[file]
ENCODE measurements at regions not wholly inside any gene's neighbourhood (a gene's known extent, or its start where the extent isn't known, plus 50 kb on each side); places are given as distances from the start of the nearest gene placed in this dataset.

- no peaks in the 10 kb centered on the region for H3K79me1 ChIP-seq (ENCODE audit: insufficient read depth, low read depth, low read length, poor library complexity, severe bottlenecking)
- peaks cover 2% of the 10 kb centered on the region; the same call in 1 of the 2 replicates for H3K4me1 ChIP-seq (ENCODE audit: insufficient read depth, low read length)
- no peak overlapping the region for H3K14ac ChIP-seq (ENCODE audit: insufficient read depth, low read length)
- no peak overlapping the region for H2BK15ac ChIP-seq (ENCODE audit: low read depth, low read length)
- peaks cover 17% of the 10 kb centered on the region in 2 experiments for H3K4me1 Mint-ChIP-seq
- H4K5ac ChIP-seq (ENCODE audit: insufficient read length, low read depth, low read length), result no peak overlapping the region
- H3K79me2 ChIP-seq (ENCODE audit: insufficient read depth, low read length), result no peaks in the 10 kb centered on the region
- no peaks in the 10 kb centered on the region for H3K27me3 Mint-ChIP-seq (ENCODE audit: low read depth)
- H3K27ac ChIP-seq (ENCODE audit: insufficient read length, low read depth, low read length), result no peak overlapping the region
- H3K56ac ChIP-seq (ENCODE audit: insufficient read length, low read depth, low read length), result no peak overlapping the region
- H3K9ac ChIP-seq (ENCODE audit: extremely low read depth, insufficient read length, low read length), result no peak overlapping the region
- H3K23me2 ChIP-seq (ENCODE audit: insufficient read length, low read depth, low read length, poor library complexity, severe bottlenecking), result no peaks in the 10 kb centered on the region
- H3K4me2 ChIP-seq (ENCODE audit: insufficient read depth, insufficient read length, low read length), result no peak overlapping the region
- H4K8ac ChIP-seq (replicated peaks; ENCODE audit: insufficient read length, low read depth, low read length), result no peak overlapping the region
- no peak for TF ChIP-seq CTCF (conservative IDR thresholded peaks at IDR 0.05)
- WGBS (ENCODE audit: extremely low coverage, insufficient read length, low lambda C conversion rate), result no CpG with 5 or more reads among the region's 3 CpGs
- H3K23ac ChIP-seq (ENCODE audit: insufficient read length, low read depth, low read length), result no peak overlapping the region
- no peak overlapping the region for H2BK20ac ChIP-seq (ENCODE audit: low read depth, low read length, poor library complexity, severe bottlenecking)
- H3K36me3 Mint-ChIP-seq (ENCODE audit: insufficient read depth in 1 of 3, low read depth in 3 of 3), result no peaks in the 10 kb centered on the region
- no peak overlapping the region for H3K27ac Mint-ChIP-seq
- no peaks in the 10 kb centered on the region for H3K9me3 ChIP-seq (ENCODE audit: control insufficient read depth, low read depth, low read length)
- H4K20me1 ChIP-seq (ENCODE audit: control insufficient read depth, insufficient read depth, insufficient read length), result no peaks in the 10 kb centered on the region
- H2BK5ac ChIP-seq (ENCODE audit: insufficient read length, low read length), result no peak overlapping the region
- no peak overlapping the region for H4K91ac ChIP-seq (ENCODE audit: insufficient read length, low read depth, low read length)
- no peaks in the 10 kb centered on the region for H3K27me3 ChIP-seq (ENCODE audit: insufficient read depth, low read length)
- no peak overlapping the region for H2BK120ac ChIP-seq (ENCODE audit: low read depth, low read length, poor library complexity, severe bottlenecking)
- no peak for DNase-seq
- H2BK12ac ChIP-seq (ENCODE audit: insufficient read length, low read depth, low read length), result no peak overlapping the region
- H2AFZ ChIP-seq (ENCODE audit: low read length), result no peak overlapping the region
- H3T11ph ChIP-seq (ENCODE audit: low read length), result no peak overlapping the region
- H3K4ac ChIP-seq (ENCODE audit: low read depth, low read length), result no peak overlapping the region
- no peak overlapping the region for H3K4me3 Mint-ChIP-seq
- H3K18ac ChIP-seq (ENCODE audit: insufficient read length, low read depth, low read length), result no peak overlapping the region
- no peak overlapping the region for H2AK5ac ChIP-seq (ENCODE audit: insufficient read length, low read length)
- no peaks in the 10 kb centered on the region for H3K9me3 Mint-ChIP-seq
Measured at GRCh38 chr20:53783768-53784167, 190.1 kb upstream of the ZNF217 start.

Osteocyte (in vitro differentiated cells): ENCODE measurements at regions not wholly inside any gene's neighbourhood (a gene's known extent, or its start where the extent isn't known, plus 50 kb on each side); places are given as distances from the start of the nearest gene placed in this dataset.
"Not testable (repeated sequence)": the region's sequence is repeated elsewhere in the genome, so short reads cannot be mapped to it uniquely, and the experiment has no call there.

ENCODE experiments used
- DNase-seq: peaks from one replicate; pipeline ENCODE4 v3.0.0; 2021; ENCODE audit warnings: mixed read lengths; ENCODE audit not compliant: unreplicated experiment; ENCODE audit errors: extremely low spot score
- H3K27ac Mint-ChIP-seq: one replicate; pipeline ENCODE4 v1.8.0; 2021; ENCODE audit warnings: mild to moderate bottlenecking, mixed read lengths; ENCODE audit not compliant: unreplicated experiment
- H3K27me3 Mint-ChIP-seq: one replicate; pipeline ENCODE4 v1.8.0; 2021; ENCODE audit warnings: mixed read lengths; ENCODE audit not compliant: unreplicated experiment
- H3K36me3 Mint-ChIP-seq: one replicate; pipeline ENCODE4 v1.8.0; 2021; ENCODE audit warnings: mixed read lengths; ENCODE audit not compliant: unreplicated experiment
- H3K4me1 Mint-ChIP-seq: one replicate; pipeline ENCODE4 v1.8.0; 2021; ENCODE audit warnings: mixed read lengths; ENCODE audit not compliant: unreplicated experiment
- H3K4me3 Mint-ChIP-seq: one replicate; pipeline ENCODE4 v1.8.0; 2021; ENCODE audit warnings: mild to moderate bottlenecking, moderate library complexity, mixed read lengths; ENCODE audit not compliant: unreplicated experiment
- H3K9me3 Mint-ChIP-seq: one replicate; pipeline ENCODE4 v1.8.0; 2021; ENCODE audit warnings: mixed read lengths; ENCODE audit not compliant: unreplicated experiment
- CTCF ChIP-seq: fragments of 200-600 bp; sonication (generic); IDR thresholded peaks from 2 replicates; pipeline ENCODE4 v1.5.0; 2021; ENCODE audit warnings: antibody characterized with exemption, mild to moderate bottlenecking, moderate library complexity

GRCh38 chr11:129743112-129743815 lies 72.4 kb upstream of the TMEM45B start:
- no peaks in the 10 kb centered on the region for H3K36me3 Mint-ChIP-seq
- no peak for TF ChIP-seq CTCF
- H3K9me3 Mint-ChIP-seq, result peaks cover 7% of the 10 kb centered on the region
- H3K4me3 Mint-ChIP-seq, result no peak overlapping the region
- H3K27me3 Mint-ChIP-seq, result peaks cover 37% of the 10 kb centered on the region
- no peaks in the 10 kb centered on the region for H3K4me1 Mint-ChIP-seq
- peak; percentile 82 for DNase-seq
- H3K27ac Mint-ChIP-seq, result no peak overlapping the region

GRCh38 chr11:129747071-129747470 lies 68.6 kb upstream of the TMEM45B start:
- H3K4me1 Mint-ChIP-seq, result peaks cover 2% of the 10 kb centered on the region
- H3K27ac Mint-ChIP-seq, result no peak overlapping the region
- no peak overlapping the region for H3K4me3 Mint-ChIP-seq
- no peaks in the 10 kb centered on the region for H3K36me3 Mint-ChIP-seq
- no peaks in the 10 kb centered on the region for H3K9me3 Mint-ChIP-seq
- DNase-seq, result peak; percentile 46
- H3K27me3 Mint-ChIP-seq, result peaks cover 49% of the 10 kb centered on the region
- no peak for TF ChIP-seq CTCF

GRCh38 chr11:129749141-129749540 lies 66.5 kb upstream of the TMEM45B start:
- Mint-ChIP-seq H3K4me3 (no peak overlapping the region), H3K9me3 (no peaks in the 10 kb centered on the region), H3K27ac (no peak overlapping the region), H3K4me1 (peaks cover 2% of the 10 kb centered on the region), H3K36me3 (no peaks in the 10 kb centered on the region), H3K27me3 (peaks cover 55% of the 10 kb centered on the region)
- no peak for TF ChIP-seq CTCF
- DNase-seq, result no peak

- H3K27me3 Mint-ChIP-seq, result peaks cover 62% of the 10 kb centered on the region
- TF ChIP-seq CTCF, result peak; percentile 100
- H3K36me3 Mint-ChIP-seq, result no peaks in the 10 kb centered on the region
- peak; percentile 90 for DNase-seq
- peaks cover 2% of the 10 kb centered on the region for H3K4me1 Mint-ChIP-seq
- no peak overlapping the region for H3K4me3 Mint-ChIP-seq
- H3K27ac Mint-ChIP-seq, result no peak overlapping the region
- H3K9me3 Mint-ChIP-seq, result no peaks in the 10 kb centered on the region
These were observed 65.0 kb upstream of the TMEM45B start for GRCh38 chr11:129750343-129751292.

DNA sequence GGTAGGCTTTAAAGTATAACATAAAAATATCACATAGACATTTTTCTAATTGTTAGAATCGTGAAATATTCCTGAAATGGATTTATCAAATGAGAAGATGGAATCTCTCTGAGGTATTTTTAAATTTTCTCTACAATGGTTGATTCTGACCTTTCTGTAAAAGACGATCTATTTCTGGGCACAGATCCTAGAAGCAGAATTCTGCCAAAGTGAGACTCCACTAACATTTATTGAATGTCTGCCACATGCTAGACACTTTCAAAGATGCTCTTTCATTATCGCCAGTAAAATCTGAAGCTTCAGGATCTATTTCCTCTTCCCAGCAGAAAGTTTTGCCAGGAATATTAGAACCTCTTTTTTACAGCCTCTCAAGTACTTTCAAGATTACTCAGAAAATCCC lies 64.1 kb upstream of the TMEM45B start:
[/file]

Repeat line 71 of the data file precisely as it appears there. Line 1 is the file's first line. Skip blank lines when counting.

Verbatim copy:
- H3K27me3 Mint-ChIP-seq, result peaks cover 62% of the 10 kb centered on the region